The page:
The Proper Way to Brush Your Teeth
Whether you use a manual toothbrush or an electric toothbrush, brushing is important because it removes plaque and disrupts the bacteria that cause tooth decay and gum disease. Pleasant Hill Dental talks about why it is important to talk with your dentist about your home oral hygiene routine, "We provide you with the tools to prevent disease, reverse infection, and limit the need for extensive dental work later. Not only does this save you money, it saves your smile."
Proper tooth brushing involves five things:
- a soft toothbrush
- toothpaste with fluoride
- brushing long enough
- the correct brushing action
- brushing at least twice a day
How to brush
Use a toothbrush with soft bristles. They are kinder to your teeth and gums. They also make it much easier to remove plaque from below the gumline, where gum disease starts.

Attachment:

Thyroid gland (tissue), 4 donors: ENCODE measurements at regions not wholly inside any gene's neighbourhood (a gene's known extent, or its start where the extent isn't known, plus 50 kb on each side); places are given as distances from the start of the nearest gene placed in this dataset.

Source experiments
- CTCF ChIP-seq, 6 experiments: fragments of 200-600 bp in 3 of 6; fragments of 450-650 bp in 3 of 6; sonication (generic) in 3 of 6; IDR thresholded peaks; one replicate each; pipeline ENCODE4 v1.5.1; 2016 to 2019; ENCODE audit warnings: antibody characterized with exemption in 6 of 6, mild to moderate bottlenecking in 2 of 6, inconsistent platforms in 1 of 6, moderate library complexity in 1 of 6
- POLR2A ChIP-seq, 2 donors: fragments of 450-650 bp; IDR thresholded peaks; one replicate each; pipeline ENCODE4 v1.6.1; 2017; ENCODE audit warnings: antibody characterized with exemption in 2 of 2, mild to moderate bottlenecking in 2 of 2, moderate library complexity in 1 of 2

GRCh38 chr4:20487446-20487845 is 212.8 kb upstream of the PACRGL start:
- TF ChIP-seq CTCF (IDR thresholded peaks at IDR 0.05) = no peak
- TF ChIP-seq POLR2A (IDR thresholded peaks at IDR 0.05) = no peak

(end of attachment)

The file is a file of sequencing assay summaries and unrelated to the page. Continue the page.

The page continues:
Use a pea-sized amount of toothpaste that contains fluoride. Fluoride strengthens the outer enamel layer of the teeth. It can stop a cavity in its tracks and give you more resistance to future cavities.
Make sure your brushing routine lasts long enough to thoroughly remove plaque. We recommend that you brush for at least 2 minutes. Try using a timer or clock to confirm the time.
Use the correct brushing action. To start, center your brush on the gumline and angle the bristles at a 45-degree angle. Apply gentle pressure so the bristles slide under the gumline. Gently vibrate the brush while you move it in short, circular, wiggling motions.
Brush one or two teeth at a time. Then move to the neighboring teeth, allowing some overlap. Use this method to brush the insides and outsides of all the teeth. To brush the backs of the front teeth, tilt the brush and make several up and down strokes. Then brush the chewing surfaces of teeth with a gentle, circular, scrubbing motion.
End by brushing your tongue and the roof of your mouth. This removes germs and keeps your breath fresh.